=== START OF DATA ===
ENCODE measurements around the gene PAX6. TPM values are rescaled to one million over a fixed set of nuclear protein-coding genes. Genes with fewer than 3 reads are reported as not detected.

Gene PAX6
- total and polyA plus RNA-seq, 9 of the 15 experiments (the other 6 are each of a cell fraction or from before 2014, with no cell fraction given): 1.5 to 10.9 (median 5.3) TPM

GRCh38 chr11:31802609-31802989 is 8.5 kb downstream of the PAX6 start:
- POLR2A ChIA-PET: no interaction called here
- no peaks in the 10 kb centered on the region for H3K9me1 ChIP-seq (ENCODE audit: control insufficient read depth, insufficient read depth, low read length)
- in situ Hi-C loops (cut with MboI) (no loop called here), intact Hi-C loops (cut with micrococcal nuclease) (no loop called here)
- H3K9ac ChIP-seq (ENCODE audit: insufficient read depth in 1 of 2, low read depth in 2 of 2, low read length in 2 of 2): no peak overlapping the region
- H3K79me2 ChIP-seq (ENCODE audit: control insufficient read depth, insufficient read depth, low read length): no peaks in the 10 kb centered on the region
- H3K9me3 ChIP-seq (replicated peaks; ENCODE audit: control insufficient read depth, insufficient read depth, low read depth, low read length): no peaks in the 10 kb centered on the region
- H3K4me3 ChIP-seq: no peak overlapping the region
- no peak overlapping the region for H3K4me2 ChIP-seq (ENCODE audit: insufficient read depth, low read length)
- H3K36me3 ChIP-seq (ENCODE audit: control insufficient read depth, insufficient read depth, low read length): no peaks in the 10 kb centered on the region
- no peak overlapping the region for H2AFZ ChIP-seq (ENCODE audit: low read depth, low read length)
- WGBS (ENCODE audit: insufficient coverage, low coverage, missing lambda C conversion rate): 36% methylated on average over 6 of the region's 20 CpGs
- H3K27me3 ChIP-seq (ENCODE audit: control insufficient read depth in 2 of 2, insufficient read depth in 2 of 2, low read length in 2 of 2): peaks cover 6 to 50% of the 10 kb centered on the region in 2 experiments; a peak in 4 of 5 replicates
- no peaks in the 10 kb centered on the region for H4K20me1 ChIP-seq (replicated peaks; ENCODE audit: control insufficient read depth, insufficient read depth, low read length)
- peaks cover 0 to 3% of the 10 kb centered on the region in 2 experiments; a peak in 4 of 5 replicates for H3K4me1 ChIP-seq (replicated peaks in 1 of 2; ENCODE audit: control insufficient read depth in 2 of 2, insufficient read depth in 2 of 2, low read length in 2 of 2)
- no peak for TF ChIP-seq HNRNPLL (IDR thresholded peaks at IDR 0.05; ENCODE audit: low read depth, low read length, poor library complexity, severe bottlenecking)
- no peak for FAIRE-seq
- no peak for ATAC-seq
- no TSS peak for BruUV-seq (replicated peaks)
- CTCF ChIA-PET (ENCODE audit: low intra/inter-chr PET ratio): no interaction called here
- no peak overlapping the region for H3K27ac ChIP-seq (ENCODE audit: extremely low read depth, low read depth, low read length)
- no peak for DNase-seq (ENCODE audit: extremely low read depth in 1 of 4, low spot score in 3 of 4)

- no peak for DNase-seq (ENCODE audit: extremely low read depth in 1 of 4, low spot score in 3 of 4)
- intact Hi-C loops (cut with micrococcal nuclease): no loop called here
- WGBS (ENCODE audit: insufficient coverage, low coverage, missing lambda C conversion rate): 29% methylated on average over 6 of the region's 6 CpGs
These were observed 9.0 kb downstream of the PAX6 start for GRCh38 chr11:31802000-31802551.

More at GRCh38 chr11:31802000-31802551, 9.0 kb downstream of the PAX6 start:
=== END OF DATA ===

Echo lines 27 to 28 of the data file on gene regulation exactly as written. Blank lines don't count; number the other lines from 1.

- intact Hi-C loops (cut with micrococcal nuclease): no loop called here
- WGBS (ENCODE audit: insufficient coverage, low coverage, missing lambda C conversion rate): 29% methylated on average over 6 of the region's 6 CpGs